Introduction Describe need for the system and how it fits with business objectives Glossary Define technical terms used Functional requirements definition (user reqs.) Describe the services to be provided Non-functional requirements definition (user reqs.) Define constraints on the system and the development process System Architecture helps structuring requirements around subsystems

31 System and software requirements specification System models
Detailed specification of functional requirements System models Define models showing system components and relationships System evolution Define fundamental assumptions on which the system is based and anticipated changes Appendices System hardware platform description Database requirements (as an ER model perhaps) May include USER MANUAL and TEST PLAN Index

32 Analisi dei requisiti [AC96, fig 1.1]

33 La fase di Analisi Sottofase I (linguaggio naturale +...)
Studia e definisce il problema da risolvere Stretta interazione con il committente Sottofase I (linguaggio naturale +...) 1. studio di fattibilità 2. comprensione del dominio (==> glossario) 3. stesura (raccolta e definizione) dei requisiti 4. ispezione dei requisiti Sottofase II (linguaggio formale) 5. specifica formale dei requisiti ==> modello astratto del sistema …’analisi’

34 1. Studio di fattibilità Valutazione di costi, benefici e rischi
Disponibilità di librerie SW? HW adatto alle prestazioni attese? Uso di tecnologie non consolidate? Valore di mercato al tempo di consegna? Output n scenari di sviluppo, con relativi tempi e costi Società specializzate nel puro studio di fattibilità

35 2. Comprensione del dominio
Comprensione dei concetti e termini usati dal Committente per parlare del sistema e del suo contesto. Lo Sviluppatore acquisisce la competenza del Committente, non viceversa ==> migliore interazione Input: documenti dal Committente e altri reperiti autonomam. Es. strutture organizzative/commerciali, caratteristiche di impianti, leggi fisiche Output: Glossario Insieme chiuso e sintetico di definizioni che rifletta la complessità del dominio. Può includere descrizioni di algoritmi, procedure d’ufficio, ...

36 Stesura del Glossario

37 3. Stesura dei requisiti Ha valore contrattuale… (stesura e ispezione)

38 Il documento dei requisiti
Ha valore contrattuale… .. ma è soggetto a cambiamenti ‘tardivi’. E’ scritto in linguaggio naturale Ogni requisito cattura un aspetto o vincolo, completo e indipendente, del sistema Requisiti obbligatori, desiderabili, opzionali (==> contratto) Non dovrebbe contenere: inconsistenze (req. ==><== req.) ambiguità (req. ?!) imprecisioni terminologiche (req. ==><== glossario) ridondanze (req ==> req.) dettagli tecnici e rif. alla soluzione-implementazione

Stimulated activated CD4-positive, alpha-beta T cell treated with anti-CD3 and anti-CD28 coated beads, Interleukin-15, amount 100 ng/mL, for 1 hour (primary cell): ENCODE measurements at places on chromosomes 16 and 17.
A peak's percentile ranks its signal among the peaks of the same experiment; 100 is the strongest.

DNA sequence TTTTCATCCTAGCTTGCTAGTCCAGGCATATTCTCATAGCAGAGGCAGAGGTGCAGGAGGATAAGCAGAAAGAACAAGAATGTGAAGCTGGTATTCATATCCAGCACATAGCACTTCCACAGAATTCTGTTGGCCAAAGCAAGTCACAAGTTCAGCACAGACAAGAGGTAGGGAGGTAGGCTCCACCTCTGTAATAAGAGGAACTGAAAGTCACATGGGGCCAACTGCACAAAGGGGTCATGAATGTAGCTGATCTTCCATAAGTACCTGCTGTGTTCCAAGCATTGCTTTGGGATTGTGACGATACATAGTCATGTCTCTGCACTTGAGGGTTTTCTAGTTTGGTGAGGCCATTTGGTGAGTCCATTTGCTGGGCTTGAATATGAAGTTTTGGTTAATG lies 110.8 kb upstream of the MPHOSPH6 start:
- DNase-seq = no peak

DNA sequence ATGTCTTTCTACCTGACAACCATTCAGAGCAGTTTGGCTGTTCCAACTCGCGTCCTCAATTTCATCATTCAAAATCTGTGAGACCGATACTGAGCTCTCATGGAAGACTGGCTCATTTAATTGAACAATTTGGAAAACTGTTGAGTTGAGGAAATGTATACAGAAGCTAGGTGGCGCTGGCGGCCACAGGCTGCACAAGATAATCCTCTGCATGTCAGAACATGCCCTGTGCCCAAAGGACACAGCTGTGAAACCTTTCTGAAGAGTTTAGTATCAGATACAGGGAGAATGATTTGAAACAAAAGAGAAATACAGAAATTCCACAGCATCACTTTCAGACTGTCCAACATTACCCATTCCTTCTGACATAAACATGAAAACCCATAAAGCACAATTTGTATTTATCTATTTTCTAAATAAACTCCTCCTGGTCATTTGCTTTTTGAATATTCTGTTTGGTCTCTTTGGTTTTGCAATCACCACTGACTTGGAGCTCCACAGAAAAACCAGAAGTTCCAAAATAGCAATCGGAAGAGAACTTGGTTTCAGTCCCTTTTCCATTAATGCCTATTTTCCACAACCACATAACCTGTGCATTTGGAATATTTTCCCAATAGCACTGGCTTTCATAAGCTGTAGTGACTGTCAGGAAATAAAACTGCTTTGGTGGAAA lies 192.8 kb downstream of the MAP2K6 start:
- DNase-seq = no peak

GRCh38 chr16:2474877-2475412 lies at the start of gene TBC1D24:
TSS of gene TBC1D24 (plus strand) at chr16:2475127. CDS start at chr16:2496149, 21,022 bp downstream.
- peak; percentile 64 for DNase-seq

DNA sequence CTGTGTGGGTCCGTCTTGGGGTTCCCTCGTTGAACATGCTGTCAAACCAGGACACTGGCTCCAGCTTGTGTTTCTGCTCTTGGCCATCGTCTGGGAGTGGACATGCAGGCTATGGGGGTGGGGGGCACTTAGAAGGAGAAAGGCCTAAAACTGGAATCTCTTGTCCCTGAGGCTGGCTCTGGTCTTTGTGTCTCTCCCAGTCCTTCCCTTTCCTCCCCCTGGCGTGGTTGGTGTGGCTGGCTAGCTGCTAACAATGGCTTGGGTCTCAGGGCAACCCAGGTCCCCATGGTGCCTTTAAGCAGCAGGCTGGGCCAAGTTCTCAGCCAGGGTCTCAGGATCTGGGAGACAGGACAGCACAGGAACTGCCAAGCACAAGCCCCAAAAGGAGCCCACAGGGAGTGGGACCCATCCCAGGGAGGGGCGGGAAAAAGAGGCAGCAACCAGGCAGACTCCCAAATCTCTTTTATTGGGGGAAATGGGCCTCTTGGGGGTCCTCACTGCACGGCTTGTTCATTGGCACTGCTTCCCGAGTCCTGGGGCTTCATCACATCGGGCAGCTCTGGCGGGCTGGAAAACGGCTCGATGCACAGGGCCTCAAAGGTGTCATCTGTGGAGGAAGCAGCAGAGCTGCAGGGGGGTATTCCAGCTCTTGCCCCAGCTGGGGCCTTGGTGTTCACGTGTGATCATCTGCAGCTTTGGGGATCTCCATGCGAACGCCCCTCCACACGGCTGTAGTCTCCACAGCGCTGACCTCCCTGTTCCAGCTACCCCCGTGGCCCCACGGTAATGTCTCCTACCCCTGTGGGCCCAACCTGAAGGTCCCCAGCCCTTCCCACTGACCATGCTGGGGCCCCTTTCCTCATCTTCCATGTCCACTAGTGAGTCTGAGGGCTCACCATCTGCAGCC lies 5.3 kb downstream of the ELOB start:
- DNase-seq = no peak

39 Dovrebbe essere completo
Elenca tutte e sole le esigenze del Committente Usa tutti e soli i termini del Glossario Dovrebbe essere ben strutturato bilanciando la granularità dei requisiti minimizzando riferimenti in avanti. Lemmario: elenco dei termini usati nei requisiti, ciascuno con lista di puntatori ai requisiti che lo usano. Facilita la ricerca di inconsistenze o ridondanze in requisiti semanticamente vicini

40 4. Ispezione dei requisiti
Boehm: “Trovare e riparare un difetto nel software consegnato costa 100 volte meno che farlo durante l’analisi dei requisiti”. Fagan: “la maggior parte degli errori si manifesta dopo la consegna del sistema, ma ha origine durante l’analisi dei requisiti”.

41 È economica e rivela il 60% degli errori [Boehm] ESEMPIO
Lettura strutturata È economica e rivela il 60% degli errori [Boehm] ESEMPIO Analisi dei requisiti di CTC (Centralised Traffic Controller) delle ferrovie nordamericane 10 gruppi di analisti in parallelo Dei 92 difetti del documento dei requisiti 77 vengono trovati durante l’ispezione dei requisiti 15 nelle fasi successive Ogni gruppo trova mediamente ‘solo’ 25 difetti. L’ispezione parallela e ridondante paga.

42 5. Specifica formale (dei requisiti…) [AC96]
Descrizione tecnica del comportamento di un sistema che risponde ai requisiti enfasi sull’osservatore esterno: sistema come black box ==> Modello astratto del sistema primo passo dalla caratterizzazione verso la soluzione del problema

43 Specifica simultanea dei requisiti (problema) e di un modello astratto del sistema (soluzione)
User Requirements Formal specification P3 P1 R1 ... P2 Modello formale astratto del sistema, dal comportamento osservabile desiderato R2 ... R3 ... In linguaggio naturale ??? In linguaggio formale eseguibile, analizzabile

Scaricare ppt "Lezione 4. Requirements [S2001, Cap. 5] [AC96, Cap. 1]"

Presentazioni simili

Annunci Google